While admitting BMW had a renewed focus to deliver electric and autonomous cars, Krüger urged some caution, insisting up to 85 percent of new cars sold in 2025 would still have internal-combustion engines.

“We will still have 80 percent combustion engines (by 2025),” Krüger admitted.

“A certain part of that 20 percent will be plug-in hybrid. We have more jobs then with internal-combustion development. We have not designed our last internal-combustion engine family.”

BMW’s strategy document predicts its three brands would have a combined BEV and PIH take-up rate of between 15 and 25 per cent by 2025, giving it up to half a million electrified cars a year.

It took BMW until November this year to clock over 100,000 in sales of electrified vehicles, but Krüger insists it will sell another 100,000 in 2017 alone.

“BMW is set up differently to our competitors because the only things we do not do ourselves is transmissions. The number of people working here in powertrain is lower than our competitors because we don’t do our own transmissions.

“Now we have more software training for mechanical engineers.”

Like most carmakers, BMW has traditionally made money by building and selling cars and providing the finance for customers to buy or lease them. The strategy document showed BMW was transforming itself into a mobility-solutions provider, without losing touch with its product origins.

It is also lessening its risk and increasing its development power in autonomous driving by teaming with both Intel and Mobileye in a joint-venture, while it also has high hopes for its five-year-old DriveNow car-sharing joint venture with German rental car agency Sixt.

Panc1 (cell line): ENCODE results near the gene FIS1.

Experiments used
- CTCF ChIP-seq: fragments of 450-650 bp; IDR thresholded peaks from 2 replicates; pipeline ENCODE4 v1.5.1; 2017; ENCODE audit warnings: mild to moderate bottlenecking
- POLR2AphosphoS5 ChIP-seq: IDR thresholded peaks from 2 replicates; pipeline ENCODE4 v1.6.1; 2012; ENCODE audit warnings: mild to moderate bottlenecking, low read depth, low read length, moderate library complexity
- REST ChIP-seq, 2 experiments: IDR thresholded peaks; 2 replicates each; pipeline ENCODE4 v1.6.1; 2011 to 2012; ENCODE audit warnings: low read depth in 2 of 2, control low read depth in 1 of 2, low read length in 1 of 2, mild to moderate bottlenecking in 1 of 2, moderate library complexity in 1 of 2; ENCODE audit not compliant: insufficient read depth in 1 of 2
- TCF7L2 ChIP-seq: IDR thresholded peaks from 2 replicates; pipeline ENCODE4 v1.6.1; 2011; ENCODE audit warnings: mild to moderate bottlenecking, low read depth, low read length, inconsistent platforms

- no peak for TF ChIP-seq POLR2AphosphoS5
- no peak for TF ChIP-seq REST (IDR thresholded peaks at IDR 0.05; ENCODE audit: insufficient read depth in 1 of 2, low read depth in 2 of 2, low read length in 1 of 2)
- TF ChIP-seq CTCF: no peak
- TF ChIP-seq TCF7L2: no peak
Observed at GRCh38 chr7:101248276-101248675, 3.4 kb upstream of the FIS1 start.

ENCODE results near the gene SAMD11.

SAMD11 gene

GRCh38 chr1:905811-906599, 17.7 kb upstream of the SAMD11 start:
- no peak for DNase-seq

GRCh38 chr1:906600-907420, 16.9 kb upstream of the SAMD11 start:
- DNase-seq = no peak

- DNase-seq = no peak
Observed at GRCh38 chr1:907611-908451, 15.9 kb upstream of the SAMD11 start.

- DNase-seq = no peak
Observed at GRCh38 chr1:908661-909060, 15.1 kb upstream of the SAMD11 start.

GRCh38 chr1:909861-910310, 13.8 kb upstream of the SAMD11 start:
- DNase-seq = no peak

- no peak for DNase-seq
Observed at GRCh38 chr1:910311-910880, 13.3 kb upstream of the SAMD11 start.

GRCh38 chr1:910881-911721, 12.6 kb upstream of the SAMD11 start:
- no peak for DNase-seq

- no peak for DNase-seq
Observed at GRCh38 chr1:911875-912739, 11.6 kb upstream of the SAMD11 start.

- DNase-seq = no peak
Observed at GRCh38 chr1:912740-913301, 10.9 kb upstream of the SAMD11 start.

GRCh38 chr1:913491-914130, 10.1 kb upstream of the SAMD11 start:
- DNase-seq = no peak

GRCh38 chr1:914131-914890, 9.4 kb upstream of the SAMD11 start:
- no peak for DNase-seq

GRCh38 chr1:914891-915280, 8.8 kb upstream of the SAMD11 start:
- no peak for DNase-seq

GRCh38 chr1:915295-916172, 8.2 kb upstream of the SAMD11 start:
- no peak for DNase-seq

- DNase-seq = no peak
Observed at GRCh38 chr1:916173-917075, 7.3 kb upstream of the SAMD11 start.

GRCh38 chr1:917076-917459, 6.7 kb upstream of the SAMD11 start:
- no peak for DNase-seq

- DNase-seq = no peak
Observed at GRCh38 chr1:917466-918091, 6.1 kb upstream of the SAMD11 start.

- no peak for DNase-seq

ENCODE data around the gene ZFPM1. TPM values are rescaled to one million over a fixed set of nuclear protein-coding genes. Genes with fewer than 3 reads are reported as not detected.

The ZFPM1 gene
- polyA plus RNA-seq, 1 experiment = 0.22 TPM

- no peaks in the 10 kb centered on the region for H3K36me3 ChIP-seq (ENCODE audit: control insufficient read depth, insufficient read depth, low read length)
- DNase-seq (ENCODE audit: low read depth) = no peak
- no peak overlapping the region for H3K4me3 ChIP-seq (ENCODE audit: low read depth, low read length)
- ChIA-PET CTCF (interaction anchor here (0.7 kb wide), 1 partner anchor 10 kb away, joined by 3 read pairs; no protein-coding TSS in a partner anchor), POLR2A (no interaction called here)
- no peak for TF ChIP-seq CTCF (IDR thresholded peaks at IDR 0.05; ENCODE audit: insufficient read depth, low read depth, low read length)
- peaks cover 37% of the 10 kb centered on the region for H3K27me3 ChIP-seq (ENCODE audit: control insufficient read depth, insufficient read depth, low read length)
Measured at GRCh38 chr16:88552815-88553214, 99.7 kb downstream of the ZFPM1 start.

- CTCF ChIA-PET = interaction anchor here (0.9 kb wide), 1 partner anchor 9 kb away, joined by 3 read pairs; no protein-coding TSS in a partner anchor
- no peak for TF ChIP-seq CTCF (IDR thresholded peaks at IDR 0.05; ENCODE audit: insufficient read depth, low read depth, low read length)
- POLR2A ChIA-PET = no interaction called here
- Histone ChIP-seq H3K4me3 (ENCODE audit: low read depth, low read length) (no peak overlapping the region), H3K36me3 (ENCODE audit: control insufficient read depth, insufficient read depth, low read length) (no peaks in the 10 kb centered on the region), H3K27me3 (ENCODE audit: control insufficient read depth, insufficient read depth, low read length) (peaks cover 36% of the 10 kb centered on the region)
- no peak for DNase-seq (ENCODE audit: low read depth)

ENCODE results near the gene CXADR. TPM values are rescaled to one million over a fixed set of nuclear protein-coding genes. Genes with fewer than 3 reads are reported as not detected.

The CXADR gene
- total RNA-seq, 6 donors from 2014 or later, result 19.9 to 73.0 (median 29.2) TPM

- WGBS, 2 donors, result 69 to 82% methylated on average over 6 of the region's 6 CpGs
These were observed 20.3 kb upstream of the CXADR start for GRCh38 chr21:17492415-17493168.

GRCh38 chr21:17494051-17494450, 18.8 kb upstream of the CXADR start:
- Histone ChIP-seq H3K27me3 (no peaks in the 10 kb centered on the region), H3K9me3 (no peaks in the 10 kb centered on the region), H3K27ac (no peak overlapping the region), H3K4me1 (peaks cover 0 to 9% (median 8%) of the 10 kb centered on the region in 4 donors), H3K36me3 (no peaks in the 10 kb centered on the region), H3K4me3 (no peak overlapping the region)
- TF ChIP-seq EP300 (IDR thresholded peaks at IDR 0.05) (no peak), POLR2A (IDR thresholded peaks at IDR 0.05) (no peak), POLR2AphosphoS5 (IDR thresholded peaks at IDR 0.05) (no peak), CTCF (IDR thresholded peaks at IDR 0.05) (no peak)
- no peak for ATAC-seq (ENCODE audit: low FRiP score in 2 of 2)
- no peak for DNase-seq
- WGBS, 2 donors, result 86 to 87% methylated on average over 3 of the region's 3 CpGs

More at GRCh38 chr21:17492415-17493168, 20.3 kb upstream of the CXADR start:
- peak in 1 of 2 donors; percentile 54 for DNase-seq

Its other critical joint-venture is the seemingly unlikely one with Audi and Mercedes-Benz that saw it buy the highly accurate HERE digital mapping service unit off Nokia, then offer to open it up for use by other carmakers.

It has begun work on a campus in Munich to draw in suppliers and universities for research and development, along with topping up the funding plan on its i Ventures venture capital operation to €500 million and moving its headquarters to Silicon Valley.

“This is why we founded i Ventures in 2011 - to make selective investments in young, fast-growing start-up companies,” Krüger said.

“We have now significantly increased its capitalization (up to 500 million euros over 10 years) and are relocating the unit to the heart of Silicon Valley.

“Everybody is talking about Uber and Lyft - but we are setting different priorities.”

One of those priorities is a combination of autonomous driving and digitalization.

“The BMW Group’s vision is clearly defined: We want to be the leader in autonomous driving,” Fröhlich said.

“We have already announced that we will bring highly autonomous vehicles to the streets in 2021 with the BMW i NEXT. We are rigorously pursuing this goal. On our own, and through targeted cooperation with industry leaders, we will develop the key areas for the technologies of tomorrow.

“Our shared aim is to create industry standards with these technologies. That is why we are open to working with additional partners: An open platform will quickly make these systems better and more secure.

“What we have already mastered on our own is “motion control”, the design and control of the vehicle through drive train, chassis, brakes and full systems integration.”